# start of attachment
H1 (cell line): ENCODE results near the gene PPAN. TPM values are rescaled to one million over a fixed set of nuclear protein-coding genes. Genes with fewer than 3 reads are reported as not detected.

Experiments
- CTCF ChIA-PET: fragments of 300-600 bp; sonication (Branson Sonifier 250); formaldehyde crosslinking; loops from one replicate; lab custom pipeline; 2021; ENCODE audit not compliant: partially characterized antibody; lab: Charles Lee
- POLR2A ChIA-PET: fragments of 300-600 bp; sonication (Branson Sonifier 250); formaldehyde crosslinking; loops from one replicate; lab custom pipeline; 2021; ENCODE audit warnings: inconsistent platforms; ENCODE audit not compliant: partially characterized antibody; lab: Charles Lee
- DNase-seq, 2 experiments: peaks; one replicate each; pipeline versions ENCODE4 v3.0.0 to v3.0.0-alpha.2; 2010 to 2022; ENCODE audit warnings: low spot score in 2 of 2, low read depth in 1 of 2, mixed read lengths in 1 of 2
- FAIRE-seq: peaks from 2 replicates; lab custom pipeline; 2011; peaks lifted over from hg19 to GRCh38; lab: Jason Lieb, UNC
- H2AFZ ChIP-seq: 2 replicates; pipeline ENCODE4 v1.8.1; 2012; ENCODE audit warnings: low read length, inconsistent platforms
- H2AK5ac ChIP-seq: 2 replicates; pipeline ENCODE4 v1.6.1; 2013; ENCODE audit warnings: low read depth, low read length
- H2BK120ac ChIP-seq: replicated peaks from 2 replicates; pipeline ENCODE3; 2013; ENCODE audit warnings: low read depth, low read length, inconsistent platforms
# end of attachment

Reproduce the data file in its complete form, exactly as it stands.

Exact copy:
H1 (cell line): ENCODE results near the gene PPAN. TPM values are rescaled to one million over a fixed set of nuclear protein-coding genes. Genes with fewer than 3 reads are reported as not detected.

Experiments
- CTCF ChIA-PET: fragments of 300-600 bp; sonication (Branson Sonifier 250); formaldehyde crosslinking; loops from one replicate; lab custom pipeline; 2021; ENCODE audit not compliant: partially characterized antibody; lab: Charles Lee
- POLR2A ChIA-PET: fragments of 300-600 bp; sonication (Branson Sonifier 250); formaldehyde crosslinking; loops from one replicate; lab custom pipeline; 2021; ENCODE audit warnings: inconsistent platforms; ENCODE audit not compliant: partially characterized antibody; lab: Charles Lee
- DNase-seq, 2 experiments: peaks; one replicate each; pipeline versions ENCODE4 v3.0.0 to v3.0.0-alpha.2; 2010 to 2022; ENCODE audit warnings: low spot score in 2 of 2, low read depth in 1 of 2, mixed read lengths in 1 of 2
- FAIRE-seq: peaks from 2 replicates; lab custom pipeline; 2011; peaks lifted over from hg19 to GRCh38; lab: Jason Lieb, UNC
- H2AFZ ChIP-seq: 2 replicates; pipeline ENCODE4 v1.8.1; 2012; ENCODE audit warnings: low read length, inconsistent platforms
- H2AK5ac ChIP-seq: 2 replicates; pipeline ENCODE4 v1.6.1; 2013; ENCODE audit warnings: low read depth, low read length
- H2BK120ac ChIP-seq: replicated peaks from 2 replicates; pipeline ENCODE3; 2013; ENCODE audit warnings: low read depth, low read length, inconsistent platforms